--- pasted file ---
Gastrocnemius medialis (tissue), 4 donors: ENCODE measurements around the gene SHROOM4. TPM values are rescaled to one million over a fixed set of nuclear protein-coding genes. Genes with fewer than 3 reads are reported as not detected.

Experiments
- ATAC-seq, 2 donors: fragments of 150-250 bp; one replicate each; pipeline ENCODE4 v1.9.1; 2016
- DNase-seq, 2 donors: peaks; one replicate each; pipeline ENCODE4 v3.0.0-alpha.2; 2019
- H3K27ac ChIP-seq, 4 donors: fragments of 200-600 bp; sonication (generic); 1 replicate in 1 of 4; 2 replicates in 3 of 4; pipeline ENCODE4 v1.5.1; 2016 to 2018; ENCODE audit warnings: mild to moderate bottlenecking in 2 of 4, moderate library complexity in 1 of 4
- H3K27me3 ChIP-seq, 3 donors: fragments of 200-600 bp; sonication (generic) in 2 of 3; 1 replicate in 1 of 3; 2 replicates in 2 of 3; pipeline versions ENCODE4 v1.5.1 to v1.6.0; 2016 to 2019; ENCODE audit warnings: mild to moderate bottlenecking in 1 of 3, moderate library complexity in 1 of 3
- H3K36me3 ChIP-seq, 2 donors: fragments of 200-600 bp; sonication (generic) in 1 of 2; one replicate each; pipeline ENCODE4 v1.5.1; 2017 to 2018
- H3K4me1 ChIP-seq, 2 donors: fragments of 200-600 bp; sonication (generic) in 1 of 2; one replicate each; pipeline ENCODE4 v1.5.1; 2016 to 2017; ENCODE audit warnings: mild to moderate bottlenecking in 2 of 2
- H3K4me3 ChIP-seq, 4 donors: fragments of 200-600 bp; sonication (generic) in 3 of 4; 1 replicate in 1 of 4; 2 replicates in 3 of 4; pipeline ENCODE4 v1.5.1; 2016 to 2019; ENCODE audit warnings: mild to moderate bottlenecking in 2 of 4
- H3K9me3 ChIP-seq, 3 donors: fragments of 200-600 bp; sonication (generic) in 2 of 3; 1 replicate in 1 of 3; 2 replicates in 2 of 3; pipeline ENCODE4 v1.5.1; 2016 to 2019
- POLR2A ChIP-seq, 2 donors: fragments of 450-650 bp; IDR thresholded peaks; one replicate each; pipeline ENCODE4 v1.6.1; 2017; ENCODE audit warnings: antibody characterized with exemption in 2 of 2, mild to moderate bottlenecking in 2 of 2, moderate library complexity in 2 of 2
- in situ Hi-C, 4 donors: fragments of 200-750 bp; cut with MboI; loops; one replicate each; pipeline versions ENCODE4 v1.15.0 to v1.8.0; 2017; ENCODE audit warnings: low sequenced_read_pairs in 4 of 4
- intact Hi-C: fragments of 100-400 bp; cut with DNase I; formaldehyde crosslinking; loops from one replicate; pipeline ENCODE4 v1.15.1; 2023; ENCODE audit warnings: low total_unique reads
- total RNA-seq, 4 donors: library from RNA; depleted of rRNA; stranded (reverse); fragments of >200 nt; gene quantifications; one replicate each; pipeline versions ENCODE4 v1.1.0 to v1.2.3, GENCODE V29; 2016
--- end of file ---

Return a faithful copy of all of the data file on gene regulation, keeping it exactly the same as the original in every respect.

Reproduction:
Gastrocnemius medialis (tissue), 4 donors: ENCODE measurements around the gene SHROOM4. TPM values are rescaled to one million over a fixed set of nuclear protein-coding genes. Genes with fewer than 3 reads are reported as not detected.

Experiments
- ATAC-seq, 2 donors: fragments of 150-250 bp; one replicate each; pipeline ENCODE4 v1.9.1; 2016
- DNase-seq, 2 donors: peaks; one replicate each; pipeline ENCODE4 v3.0.0-alpha.2; 2019
- H3K27ac ChIP-seq, 4 donors: fragments of 200-600 bp; sonication (generic); 1 replicate in 1 of 4; 2 replicates in 3 of 4; pipeline ENCODE4 v1.5.1; 2016 to 2018; ENCODE audit warnings: mild to moderate bottlenecking in 2 of 4, moderate library complexity in 1 of 4
- H3K27me3 ChIP-seq, 3 donors: fragments of 200-600 bp; sonication (generic) in 2 of 3; 1 replicate in 1 of 3; 2 replicates in 2 of 3; pipeline versions ENCODE4 v1.5.1 to v1.6.0; 2016 to 2019; ENCODE audit warnings: mild to moderate bottlenecking in 1 of 3, moderate library complexity in 1 of 3
- H3K36me3 ChIP-seq, 2 donors: fragments of 200-600 bp; sonication (generic) in 1 of 2; one replicate each; pipeline ENCODE4 v1.5.1; 2017 to 2018
- H3K4me1 ChIP-seq, 2 donors: fragments of 200-600 bp; sonication (generic) in 1 of 2; one replicate each; pipeline ENCODE4 v1.5.1; 2016 to 2017; ENCODE audit warnings: mild to moderate bottlenecking in 2 of 2
- H3K4me3 ChIP-seq, 4 donors: fragments of 200-600 bp; sonication (generic) in 3 of 4; 1 replicate in 1 of 4; 2 replicates in 3 of 4; pipeline ENCODE4 v1.5.1; 2016 to 2019; ENCODE audit warnings: mild to moderate bottlenecking in 2 of 4
- H3K9me3 ChIP-seq, 3 donors: fragments of 200-600 bp; sonication (generic) in 2 of 3; 1 replicate in 1 of 3; 2 replicates in 2 of 3; pipeline ENCODE4 v1.5.1; 2016 to 2019
- POLR2A ChIP-seq, 2 donors: fragments of 450-650 bp; IDR thresholded peaks; one replicate each; pipeline ENCODE4 v1.6.1; 2017; ENCODE audit warnings: antibody characterized with exemption in 2 of 2, mild to moderate bottlenecking in 2 of 2, moderate library complexity in 2 of 2
- in situ Hi-C, 4 donors: fragments of 200-750 bp; cut with MboI; loops; one replicate each; pipeline versions ENCODE4 v1.15.0 to v1.8.0; 2017; ENCODE audit warnings: low sequenced_read_pairs in 4 of 4
- intact Hi-C: fragments of 100-400 bp; cut with DNase I; formaldehyde crosslinking; loops from one replicate; pipeline ENCODE4 v1.15.1; 2023; ENCODE audit warnings: low total_unique reads
- total RNA-seq, 4 donors: library from RNA; depleted of rRNA; stranded (reverse); fragments of >200 nt; gene quantifications; one replicate each; pipeline versions ENCODE4 v1.1.0 to v1.2.3, GENCODE V29; 2016